"I think he was an underrated skater," Johannson said. "He skated fine, and he was a smart player. He got to where he needed to get."
Hull played with Hall of Fame center Mike Modano for three seasons in Dallas. Modano said he was better connected with Hull than any wing he had ever played alongside.
"You just knew that if you got the puck to Brett he would find some way to get it into the net," Modano said.
After leaving Dallas in 2001, Hull played three more seasons with the Detroit Red Wings. Playing on a line with Pavel Datsyuk and Boyd Devereaux, Hull helped the Red Wings win the Stanley Cup in 2002 with 10 goals and 18 points in 23 playoff games.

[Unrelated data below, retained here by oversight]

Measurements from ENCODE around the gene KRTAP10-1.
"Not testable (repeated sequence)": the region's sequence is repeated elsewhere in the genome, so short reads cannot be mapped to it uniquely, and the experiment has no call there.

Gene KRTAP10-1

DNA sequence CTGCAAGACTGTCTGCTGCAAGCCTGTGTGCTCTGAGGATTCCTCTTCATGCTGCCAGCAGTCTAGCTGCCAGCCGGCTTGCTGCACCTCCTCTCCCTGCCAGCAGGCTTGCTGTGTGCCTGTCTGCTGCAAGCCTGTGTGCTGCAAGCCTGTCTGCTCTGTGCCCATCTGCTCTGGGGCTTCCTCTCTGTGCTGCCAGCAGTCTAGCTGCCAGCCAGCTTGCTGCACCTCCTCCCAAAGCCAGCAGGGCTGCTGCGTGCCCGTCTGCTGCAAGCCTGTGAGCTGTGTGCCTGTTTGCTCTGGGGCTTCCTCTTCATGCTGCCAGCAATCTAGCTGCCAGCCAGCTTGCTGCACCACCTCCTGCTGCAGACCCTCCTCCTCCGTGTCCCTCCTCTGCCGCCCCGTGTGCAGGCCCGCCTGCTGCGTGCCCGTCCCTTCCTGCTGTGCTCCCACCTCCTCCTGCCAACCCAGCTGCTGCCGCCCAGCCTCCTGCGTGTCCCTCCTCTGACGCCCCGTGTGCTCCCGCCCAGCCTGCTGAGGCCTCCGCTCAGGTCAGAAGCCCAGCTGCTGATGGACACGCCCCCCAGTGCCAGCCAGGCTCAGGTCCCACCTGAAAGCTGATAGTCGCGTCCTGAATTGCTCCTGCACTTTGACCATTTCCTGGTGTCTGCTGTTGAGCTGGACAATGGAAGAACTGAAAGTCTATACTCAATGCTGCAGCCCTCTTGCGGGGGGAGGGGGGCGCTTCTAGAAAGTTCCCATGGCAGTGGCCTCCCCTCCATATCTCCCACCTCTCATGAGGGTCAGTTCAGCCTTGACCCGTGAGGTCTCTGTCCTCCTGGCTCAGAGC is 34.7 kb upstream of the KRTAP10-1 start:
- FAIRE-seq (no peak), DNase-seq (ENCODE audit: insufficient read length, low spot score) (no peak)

"He was always a happy-go-lucky guy, but I grew to appreciate what a smart player he was," former Detroit coach Scotty Bowman said. "We had a lot of stars, and he accepted his role. He got along with everybody. And he had a great playoffs for us."
Hull had hockey success in his blood; his uncle Dennis scored 303 NHL goals, and the three Hulls combined for a staggering 1,654. Dennis used to joke that he wanted a T-shirt that read, "I used to be Bobby Hull's brother, and now I'm Brett Hull's uncle."
"Brett was one of the smartest hockey players I've ever been around," Button said. "He understood what teams were trying to do to him. He understood where the openings would be and how to get to those openings. I'm going to say his hockey IQ was second to no one. He was that smart."